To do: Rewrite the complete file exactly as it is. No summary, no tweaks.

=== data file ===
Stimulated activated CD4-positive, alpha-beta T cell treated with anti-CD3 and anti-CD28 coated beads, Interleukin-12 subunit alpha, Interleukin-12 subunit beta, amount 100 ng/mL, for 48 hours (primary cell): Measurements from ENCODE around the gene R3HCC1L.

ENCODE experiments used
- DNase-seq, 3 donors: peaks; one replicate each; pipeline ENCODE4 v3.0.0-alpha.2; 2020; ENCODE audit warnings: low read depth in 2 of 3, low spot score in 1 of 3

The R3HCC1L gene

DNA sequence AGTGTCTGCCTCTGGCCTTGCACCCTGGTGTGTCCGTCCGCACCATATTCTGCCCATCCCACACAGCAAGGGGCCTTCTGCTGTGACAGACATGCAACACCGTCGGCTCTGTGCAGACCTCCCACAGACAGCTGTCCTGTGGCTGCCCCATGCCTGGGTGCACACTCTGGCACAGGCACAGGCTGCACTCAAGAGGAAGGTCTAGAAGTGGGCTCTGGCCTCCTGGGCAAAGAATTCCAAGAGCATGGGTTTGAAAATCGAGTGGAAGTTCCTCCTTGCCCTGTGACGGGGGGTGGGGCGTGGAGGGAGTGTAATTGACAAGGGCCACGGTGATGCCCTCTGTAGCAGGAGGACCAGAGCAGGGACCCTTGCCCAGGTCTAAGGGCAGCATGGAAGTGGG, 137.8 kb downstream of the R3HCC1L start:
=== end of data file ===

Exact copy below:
Stimulated activated CD4-positive, alpha-beta T cell treated with anti-CD3 and anti-CD28 coated beads, Interleukin-12 subunit alpha, Interleukin-12 subunit beta, amount 100 ng/mL, for 48 hours (primary cell): Measurements from ENCODE around the gene R3HCC1L.

ENCODE experiments used
- DNase-seq, 3 donors: peaks; one replicate each; pipeline ENCODE4 v3.0.0-alpha.2; 2020; ENCODE audit warnings: low read depth in 2 of 3, low spot score in 1 of 3

The R3HCC1L gene

DNA sequence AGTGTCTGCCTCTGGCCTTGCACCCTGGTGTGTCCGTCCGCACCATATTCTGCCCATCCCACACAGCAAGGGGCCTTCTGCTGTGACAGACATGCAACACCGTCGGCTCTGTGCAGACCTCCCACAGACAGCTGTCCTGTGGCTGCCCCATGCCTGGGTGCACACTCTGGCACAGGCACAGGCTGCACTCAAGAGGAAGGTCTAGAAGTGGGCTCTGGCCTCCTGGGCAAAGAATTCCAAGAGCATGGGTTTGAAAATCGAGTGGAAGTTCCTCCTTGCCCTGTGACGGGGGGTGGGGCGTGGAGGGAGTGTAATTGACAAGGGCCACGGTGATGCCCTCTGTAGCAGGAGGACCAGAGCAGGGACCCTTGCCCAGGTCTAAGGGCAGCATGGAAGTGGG, 137.8 kb downstream of the R3HCC1L start: